All the photos are edited using Adobe Lightroom 4.  I love this software because I can easily edit all the photos from a similar situation together.

For video editing I used Final Cut Pro X. I enjoy the simplicity of this software to help do things like synchronizing two cameras. I don’t have to convert the files from the different cameras when I import them.

I really enjoy combining the still photos with the video interviews. I think the stills help the audience have a visual pause to absorb a moment, whereas a video blows right through these moments too quickly.

Start to finish on this project

Got in our van at 7:30 a.m. and drove up to Chattanooga, Tennessee.  Was at the first location by 9:15 a.m.

We wrapped up shooting all three locations by 12:30 p.m.  Drove back to Roswell and stopped by a Barbeque place for lunch. Was home by 3:30 p.m.

Finished editing all the still photos by 5:00 p.m. and finished the combined project by 11:00 p.m.

Took a dinner break for about an hour.

I had Final Cut to crash and lost about an hour of time.

There you have a quick one day multimedia project.

Part 2: The exotic location might be your backyard

I am always looking for interesting visual elements.  While this won’t win a Pulitzer it is different and I think makes you take a second look.

On our local TV station Channel 11, an NBC affiliate, they are promoting doing random acts of kindness. I get goose bumps when I think of all the mission projects our church is involved in. A good number of the mission partners we work with were actually started by members of our church.

One that I go to often is the North Fulton Community Charities.  We donate clothing and things we are no longer using to the Thrift Shop. North Fulton Community Charities (NFCC) is a non-profit human service agency dedicated to preventing homelessness of individuals residing north of the Chattahoochee River in Fulton County (Alpharetta, Johns Creek, Milton, Mountain Park and Roswell). NFCC assists families with basic needs such as food, rent and utilities, and clothing during short term emergencies.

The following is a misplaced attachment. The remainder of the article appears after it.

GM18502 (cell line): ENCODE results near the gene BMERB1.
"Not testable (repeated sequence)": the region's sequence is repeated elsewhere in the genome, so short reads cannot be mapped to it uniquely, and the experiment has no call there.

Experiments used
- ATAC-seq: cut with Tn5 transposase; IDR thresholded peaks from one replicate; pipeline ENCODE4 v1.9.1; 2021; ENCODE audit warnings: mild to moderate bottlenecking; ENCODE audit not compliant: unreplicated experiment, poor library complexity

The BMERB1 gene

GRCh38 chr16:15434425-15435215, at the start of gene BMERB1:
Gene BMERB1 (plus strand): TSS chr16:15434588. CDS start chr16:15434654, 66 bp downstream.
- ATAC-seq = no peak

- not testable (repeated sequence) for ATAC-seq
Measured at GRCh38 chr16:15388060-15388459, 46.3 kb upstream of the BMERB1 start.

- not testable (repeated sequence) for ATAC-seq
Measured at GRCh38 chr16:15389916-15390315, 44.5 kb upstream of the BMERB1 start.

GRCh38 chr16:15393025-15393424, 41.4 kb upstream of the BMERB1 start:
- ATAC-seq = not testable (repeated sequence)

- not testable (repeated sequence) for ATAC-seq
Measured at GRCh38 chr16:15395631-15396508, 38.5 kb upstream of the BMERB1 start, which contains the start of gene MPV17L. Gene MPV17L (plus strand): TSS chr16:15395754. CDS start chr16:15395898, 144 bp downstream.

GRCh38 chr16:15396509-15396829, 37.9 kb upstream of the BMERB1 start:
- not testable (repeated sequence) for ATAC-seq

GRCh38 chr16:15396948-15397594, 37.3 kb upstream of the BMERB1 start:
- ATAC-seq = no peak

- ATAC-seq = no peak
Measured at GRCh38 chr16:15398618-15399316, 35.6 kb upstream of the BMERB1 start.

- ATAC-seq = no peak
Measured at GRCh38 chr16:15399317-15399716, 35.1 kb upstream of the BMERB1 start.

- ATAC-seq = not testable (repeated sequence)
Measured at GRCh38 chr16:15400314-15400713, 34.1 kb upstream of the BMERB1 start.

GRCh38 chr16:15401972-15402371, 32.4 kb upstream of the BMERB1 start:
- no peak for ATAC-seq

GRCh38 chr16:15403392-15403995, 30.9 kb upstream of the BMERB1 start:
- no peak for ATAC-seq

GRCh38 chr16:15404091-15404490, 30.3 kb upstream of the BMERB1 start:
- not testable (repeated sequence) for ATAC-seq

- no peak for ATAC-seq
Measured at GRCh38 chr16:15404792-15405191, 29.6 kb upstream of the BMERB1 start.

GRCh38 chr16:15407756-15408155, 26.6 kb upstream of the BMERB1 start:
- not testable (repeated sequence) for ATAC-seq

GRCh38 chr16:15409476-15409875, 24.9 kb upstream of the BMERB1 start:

The Roswell Presbyterian Youth group works on an older ladies home.  They scrapped the old paint off.  They have sanded the boards and also filled holes. 

If you are a professional communicator you can create your own blog and tell the stories of those in your community.  You can help educate those around you about the needs and opportunities for others to serve in their community.

You can see the places they sanded and see how the new fresh coat of paint will help the home last longer against the elements.

The age of service starts young in our church.  The vacation bible school had a competition last week. The kids all brought in pennies and see which class raised the most money to help with a charity.  They raised over $1,000.  This was children as small as the toddlers.

I am using a flash off camera to be sure you can see the youth as they work.  If i didn’t the faces would be primarily back-lit and the flash helps you see their faces.

The other cool thing about this project to me is you don’t have to have money to get involved.  You can give of your time.  Volunteer your elbow grease and make a difference.

Bill Silzle, chemical engineer and member of Roswell Presbyterian, donated his time to replace a garbage disposal on the same house they are painting.  I think he maybe over qualified.

I believe my gift in these project is creating compelling images that helps tell the story and inspires others to get involved.  This fall our church is going to have a display of photography up in what we call “Main Street.”  it is the major hall of our church that folks walk through where we will hang large prints (20″x30″) to help tell the story of our mission projects around the city, nation and world.

We will have captions to tell you where the photo was taken and what the church helped with the charity. After the exhibit runs for a couple months we will then take the prints down and put them in other locations through the church.

What are other ways you can use photography to help charities?  Leave your comments below.